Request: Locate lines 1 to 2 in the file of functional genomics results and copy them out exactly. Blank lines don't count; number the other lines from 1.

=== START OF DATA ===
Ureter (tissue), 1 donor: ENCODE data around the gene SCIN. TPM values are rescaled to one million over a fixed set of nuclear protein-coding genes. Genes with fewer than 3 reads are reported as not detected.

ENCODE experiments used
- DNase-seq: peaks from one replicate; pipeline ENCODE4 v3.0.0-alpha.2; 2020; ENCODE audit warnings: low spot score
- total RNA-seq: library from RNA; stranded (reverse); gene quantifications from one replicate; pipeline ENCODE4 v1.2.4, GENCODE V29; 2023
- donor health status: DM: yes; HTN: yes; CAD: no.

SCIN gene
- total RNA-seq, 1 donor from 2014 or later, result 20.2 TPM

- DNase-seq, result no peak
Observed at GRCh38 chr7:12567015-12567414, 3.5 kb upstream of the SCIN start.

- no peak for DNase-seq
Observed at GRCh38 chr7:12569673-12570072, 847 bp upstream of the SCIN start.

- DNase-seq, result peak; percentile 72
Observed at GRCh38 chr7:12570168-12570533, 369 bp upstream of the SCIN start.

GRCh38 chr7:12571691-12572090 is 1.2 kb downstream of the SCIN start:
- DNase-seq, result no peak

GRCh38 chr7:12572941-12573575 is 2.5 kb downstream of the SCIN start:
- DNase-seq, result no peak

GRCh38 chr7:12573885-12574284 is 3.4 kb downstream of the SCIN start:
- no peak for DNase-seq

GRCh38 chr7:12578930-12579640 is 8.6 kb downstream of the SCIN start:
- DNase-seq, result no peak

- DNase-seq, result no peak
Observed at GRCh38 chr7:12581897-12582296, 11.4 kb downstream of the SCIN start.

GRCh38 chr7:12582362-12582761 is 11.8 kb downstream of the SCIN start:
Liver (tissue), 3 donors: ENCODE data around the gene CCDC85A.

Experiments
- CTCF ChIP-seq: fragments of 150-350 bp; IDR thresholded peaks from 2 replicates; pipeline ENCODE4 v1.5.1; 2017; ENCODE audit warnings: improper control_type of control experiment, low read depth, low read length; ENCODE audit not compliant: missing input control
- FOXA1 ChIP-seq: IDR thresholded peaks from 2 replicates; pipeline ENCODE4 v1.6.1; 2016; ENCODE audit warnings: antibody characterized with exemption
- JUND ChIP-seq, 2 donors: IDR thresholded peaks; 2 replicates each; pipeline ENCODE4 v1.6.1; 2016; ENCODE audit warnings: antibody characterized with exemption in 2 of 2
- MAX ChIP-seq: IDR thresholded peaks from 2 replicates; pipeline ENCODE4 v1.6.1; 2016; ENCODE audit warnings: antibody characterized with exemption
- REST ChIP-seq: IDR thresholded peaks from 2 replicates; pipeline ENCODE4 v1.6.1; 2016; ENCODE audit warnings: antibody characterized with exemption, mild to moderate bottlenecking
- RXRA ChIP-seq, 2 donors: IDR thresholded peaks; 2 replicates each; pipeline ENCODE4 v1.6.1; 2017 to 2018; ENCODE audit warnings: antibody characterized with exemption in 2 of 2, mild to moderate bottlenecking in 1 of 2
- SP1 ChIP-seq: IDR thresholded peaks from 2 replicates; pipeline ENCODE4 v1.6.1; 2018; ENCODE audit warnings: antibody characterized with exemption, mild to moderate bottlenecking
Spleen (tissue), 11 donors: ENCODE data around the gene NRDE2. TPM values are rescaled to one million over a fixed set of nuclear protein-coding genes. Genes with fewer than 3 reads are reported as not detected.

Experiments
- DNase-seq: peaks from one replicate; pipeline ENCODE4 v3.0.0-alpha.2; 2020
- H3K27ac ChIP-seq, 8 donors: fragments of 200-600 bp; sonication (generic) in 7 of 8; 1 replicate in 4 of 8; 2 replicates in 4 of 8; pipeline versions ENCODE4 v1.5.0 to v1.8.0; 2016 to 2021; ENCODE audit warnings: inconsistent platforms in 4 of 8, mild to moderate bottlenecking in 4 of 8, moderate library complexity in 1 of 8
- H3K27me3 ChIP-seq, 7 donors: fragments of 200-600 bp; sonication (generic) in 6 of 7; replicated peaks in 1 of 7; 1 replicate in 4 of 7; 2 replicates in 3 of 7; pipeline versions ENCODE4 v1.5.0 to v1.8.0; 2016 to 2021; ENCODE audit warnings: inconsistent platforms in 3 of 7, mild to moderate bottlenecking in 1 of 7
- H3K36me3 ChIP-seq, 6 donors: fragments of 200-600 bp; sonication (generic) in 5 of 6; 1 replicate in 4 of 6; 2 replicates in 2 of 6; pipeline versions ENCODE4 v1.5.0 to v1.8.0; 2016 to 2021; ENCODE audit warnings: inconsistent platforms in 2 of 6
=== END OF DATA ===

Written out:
Ureter (tissue), 1 donor: ENCODE data around the gene SCIN. TPM values are rescaled to one million over a fixed set of nuclear protein-coding genes. Genes with fewer than 3 reads are reported as not detected.

ENCODE experiments used